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Handling COVID-19: Best Practices for Agribusiness1

Tom Maddox and Laurel Dunn 2

Updated April 21, 2020

COVID-19 is spread primarily via close person-to-person contact, or when virus-containing droplets expelled during coughing or talking contaminate a surface that is later touched by a healthy individual. While most feed and supply stores continue to operate during disease outbreaks and other emergencies, preventive steps can be taken to protect the health of employees and customers.


  • Implement a rigorous cleaning and disinfecting program for frequently touched surfaces. Surfaces need to first be cleaned with soap/detergent and water, then disinfected following instructions on the manufacturer's label.

    • CDC recommends use of disinfectants on the EPA list found at (Note: list is based on current data; compounds have not been validated for inactivation of the virus causing COVID-19).

    • A bleach solution of 5 tablespoons bleach per gallon of water may be used to disinfect surfaces.

  • Limit one employee inside shared vehicles at a time and instruct employees to disinfect frequently touched surfaces when exiting and entering.

  • One employee should fulfill orders or load trucks at a time to minimize contact with other workers.

  • Cloth face coverings should be worn by employees while working.


  • Provide hand sanitizer and encourage all customers to use it upon arrival. Cloth coverings should be encouraged for customer use, based on local guidance.

  • Limit the number of customers allowed inside at a time. Enforce a reasonable maximum time limit inside the store.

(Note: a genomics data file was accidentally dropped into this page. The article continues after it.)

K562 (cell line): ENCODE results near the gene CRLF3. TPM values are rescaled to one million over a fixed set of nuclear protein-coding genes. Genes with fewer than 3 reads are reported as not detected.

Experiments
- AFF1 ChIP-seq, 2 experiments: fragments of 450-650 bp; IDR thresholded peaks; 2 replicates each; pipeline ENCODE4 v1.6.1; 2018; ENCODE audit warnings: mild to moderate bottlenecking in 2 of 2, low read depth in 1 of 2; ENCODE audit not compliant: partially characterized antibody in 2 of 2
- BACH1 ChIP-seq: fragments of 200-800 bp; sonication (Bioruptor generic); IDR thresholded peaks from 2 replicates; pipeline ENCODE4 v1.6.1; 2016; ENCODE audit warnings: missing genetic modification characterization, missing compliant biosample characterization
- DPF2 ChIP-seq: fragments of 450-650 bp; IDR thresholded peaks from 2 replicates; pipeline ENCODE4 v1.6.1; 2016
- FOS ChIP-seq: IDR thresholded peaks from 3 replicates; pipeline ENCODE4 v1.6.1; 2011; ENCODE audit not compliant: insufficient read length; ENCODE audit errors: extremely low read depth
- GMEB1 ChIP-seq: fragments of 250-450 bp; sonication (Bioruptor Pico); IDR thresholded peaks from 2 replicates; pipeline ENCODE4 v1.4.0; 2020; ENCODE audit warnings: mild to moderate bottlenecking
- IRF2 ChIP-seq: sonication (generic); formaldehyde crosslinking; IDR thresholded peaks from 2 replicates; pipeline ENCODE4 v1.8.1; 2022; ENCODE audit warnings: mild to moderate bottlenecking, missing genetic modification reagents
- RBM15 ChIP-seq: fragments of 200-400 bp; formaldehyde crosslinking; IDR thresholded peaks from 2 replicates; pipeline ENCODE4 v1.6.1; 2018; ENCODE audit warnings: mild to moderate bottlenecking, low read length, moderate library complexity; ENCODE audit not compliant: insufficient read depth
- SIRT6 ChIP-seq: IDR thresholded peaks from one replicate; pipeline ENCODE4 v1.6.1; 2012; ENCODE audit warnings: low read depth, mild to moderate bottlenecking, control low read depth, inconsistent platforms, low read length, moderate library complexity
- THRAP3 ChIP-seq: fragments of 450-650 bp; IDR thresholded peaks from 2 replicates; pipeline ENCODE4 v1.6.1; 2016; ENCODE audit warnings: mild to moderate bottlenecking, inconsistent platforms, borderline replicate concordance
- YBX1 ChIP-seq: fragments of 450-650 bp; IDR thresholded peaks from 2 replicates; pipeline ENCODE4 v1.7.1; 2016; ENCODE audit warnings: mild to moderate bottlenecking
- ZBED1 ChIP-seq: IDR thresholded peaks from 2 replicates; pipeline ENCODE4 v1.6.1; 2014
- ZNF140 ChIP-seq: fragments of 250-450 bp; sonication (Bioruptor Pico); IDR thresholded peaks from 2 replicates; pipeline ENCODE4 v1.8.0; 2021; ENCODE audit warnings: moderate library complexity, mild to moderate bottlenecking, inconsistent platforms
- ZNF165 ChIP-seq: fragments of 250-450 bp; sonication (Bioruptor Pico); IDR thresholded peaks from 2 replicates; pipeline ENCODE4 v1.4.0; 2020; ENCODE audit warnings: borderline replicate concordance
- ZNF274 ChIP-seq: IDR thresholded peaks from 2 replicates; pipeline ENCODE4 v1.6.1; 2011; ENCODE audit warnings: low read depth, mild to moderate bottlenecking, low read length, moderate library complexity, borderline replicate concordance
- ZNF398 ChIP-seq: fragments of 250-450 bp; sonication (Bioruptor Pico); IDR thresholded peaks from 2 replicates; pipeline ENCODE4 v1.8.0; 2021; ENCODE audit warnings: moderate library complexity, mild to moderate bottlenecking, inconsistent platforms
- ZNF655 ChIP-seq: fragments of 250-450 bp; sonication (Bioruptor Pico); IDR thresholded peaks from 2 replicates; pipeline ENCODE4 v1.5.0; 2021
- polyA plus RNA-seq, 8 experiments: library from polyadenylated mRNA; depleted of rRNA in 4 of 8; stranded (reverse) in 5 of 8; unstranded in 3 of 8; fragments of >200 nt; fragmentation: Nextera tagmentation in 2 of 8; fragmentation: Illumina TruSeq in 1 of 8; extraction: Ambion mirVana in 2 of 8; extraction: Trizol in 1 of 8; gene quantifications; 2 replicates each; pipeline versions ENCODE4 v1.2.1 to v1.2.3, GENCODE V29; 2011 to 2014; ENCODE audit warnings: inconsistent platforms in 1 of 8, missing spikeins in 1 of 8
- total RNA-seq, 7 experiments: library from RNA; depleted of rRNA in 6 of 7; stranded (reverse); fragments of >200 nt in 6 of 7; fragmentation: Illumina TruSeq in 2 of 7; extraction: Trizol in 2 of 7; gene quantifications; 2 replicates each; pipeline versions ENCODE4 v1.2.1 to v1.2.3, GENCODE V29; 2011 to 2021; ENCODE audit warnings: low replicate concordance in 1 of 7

• Make sure customers, both inside and out, remain 6 feet away from each other.

  • Alternatively, close the store to customers and take phone or online orders only. Have delivery or pick-up protocols in place that limit employee-customer contact, and inform customers of these protocols when they call to place an order. Encourage customers to remain in their cars during pick up.

  • For frequently purchased or seasonal items, like flowers, spring vegetables, and fertilizers, consider moving displays outside of the building to allow customers to make selections while maintaining a safe distance from each other. Inform customers that items inside the store can be retrieved by an employee upon request.

  • Consider posting a list of high-demand items and prices on a sign outside of your business. Include a phone number so customers can call and place orders without entering the store.

  • Use card transactions or electronic transfer when possible. Paper money cannot be sanitized and may be handled by multiple people throughout the day. Make sure employees wash or sanitize their hands after completing transactions.


  • Educate employees on COVID-19 transmission, how to reduce spread (hand washing, disinfecting surfaces, maintaining distance from others, etc.), and your sick leave policy. Sick employees must be instructed to stay home.

  • Businesses should follow CDC and FDA guidance for screening employees who have been exposed to COVID-19.

    • Pre-screen employees for symptoms or fever before starting work.

    • Employees with fever and symptoms should be advised to see a doctor for evaluation and should be deferred to Human Resources for next steps.

  • More information regarding COVID-19 and preparing your business can be found at

During the pandemic, close interaction and socializing should be discouraged for the protection of the community.

For more info, visit:

(800) 232-4636


1. This document is FSHN20-27, one of a series of the Food Science and Human Nutrition Department, UF/IFAS Extension. Original publication date April 2020. Visit the EDIS website at for the currently supported version of this publication.
2. Tom Maddox, staff scientist, and Laurel Dunn, Ph.D., Extension food safety specialist, University of Georgia. UF Contact: Michelle Danyluk, professor, Food Science and Human Nutrition Department, UF/IFAS Citrus Research and Education Center, Lake Alfred, FL | | (863) 956-8654.

Publication #FSHN20-27

Date: 5/19/2020

  • Critical Issue: Agricultural and Food Systems
Fact Sheet


  • Michelle Danyluk